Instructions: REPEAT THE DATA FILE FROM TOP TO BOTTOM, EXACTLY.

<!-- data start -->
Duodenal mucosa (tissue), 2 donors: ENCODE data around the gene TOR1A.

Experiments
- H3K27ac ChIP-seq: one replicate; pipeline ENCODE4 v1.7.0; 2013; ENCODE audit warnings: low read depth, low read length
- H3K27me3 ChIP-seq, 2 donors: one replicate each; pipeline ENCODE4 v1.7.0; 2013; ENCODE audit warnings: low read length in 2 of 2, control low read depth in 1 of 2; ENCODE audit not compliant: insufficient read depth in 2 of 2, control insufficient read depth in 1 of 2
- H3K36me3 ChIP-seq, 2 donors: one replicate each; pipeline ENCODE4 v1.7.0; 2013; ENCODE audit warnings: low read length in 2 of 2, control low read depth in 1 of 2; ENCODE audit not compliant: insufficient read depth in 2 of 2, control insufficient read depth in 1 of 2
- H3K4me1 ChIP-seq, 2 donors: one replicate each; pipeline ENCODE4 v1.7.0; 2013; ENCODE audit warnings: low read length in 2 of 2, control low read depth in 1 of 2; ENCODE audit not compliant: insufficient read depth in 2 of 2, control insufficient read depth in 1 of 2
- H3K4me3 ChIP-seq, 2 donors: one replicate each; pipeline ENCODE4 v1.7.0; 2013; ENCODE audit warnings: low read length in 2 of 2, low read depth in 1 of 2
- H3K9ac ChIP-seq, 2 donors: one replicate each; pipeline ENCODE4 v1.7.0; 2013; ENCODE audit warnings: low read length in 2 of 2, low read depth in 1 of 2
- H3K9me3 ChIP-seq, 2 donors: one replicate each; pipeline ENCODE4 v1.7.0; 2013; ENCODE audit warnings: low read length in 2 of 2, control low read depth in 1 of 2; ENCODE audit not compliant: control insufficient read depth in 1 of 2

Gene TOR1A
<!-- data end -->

Duodenal mucosa (tissue), 2 donors: ENCODE data around the gene TOR1A.

Experiments
- H3K27ac ChIP-seq: one replicate; pipeline ENCODE4 v1.7.0; 2013; ENCODE audit warnings: low read depth, low read length
- H3K27me3 ChIP-seq, 2 donors: one replicate each; pipeline ENCODE4 v1.7.0; 2013; ENCODE audit warnings: low read length in 2 of 2, control low read depth in 1 of 2; ENCODE audit not compliant: insufficient read depth in 2 of 2, control insufficient read depth in 1 of 2
- H3K36me3 ChIP-seq, 2 donors: one replicate each; pipeline ENCODE4 v1.7.0; 2013; ENCODE audit warnings: low read length in 2 of 2, control low read depth in 1 of 2; ENCODE audit not compliant: insufficient read depth in 2 of 2, control insufficient read depth in 1 of 2
- H3K4me1 ChIP-seq, 2 donors: one replicate each; pipeline ENCODE4 v1.7.0; 2013; ENCODE audit warnings: low read length in 2 of 2, control low read depth in 1 of 2; ENCODE audit not compliant: insufficient read depth in 2 of 2, control insufficient read depth in 1 of 2
- H3K4me3 ChIP-seq, 2 donors: one replicate each; pipeline ENCODE4 v1.7.0; 2013; ENCODE audit warnings: low read length in 2 of 2, low read depth in 1 of 2
- H3K9ac ChIP-seq, 2 donors: one replicate each; pipeline ENCODE4 v1.7.0; 2013; ENCODE audit warnings: low read length in 2 of 2, low read depth in 1 of 2
- H3K9me3 ChIP-seq, 2 donors: one replicate each; pipeline ENCODE4 v1.7.0; 2013; ENCODE audit warnings: low read length in 2 of 2, control low read depth in 1 of 2; ENCODE audit not compliant: control insufficient read depth in 1 of 2

Gene TOR1A